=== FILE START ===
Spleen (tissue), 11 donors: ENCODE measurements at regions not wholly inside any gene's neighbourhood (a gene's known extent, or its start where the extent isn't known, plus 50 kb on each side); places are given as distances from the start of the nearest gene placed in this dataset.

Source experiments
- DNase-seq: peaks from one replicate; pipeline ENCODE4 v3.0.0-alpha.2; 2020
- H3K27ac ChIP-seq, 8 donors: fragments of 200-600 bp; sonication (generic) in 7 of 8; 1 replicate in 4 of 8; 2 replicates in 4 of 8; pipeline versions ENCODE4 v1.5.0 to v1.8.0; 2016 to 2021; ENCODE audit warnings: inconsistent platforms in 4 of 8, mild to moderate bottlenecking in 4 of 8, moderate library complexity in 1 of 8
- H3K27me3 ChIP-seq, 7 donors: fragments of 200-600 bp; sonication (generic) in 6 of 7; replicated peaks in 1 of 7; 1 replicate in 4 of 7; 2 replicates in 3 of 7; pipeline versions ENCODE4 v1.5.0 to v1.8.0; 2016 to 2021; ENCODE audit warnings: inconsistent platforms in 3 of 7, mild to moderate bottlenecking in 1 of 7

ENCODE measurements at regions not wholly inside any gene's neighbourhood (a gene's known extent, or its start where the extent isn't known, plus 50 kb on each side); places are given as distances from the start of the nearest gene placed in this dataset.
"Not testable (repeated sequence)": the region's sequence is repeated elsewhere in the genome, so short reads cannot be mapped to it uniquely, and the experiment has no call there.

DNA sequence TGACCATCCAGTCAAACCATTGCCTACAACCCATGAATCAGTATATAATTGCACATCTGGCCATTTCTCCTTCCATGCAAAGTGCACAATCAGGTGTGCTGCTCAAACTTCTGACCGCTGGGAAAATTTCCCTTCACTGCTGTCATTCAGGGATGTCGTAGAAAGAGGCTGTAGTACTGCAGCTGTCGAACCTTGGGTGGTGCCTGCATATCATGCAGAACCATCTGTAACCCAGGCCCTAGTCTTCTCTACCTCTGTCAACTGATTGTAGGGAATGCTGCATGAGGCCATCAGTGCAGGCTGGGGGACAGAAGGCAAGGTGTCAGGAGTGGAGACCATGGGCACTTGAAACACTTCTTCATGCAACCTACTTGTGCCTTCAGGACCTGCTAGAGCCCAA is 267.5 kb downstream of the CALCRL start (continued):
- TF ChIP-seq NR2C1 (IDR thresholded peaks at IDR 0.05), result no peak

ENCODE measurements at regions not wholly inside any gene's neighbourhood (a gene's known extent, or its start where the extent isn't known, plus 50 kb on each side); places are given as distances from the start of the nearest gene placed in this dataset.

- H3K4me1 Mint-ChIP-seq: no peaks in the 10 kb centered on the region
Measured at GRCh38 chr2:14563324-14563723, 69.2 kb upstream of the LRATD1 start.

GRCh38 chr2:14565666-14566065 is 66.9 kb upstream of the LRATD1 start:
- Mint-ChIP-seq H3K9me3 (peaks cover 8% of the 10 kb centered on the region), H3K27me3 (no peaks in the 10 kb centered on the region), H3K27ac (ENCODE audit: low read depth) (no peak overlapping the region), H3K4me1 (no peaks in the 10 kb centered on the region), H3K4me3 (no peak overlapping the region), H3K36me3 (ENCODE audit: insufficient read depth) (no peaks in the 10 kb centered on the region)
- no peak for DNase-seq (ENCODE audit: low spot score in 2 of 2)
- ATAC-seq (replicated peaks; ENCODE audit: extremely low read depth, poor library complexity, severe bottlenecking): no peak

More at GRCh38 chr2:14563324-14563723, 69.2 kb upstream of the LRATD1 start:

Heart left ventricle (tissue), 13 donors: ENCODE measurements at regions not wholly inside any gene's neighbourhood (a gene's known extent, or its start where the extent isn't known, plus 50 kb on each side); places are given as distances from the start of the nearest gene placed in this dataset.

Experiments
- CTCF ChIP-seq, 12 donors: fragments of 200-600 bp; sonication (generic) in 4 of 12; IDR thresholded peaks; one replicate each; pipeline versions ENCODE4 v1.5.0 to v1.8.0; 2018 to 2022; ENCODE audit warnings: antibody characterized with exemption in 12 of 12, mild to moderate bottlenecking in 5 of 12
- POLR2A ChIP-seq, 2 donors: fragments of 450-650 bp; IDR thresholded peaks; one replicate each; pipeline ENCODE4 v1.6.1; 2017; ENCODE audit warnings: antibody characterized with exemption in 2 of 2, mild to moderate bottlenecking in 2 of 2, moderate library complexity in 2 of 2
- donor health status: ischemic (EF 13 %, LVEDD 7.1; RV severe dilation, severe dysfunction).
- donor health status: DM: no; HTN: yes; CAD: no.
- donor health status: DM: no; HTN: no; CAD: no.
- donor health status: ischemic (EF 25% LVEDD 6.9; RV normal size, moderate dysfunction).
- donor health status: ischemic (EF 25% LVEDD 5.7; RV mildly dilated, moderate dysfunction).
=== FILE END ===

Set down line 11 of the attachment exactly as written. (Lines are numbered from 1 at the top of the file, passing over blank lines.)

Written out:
- H3K4me1 Mint-ChIP-seq: no peaks in the 10 kb centered on the region